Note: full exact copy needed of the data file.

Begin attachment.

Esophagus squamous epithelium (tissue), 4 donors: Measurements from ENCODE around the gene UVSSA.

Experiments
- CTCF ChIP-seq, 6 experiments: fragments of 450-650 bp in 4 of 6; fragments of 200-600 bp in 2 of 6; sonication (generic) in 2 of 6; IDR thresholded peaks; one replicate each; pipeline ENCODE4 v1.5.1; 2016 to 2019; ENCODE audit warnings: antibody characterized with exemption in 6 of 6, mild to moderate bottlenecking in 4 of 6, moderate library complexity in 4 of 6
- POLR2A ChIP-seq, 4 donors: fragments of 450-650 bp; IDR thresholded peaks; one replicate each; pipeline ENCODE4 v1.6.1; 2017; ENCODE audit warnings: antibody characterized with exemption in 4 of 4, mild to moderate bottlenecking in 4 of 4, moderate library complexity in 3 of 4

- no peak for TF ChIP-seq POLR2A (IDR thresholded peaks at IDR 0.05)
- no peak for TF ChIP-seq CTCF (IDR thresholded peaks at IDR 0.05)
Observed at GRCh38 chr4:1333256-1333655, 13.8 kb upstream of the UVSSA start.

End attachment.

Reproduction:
Esophagus squamous epithelium (tissue), 4 donors: Measurements from ENCODE around the gene UVSSA.

Experiments
- CTCF ChIP-seq, 6 experiments: fragments of 450-650 bp in 4 of 6; fragments of 200-600 bp in 2 of 6; sonication (generic) in 2 of 6; IDR thresholded peaks; one replicate each; pipeline ENCODE4 v1.5.1; 2016 to 2019; ENCODE audit warnings: antibody characterized with exemption in 6 of 6, mild to moderate bottlenecking in 4 of 6, moderate library complexity in 4 of 6
- POLR2A ChIP-seq, 4 donors: fragments of 450-650 bp; IDR thresholded peaks; one replicate each; pipeline ENCODE4 v1.6.1; 2017; ENCODE audit warnings: antibody characterized with exemption in 4 of 4, mild to moderate bottlenecking in 4 of 4, moderate library complexity in 3 of 4

- no peak for TF ChIP-seq POLR2A (IDR thresholded peaks at IDR 0.05)
- no peak for TF ChIP-seq CTCF (IDR thresholded peaks at IDR 0.05)
Observed at GRCh38 chr4:1333256-1333655, 13.8 kb upstream of the UVSSA start.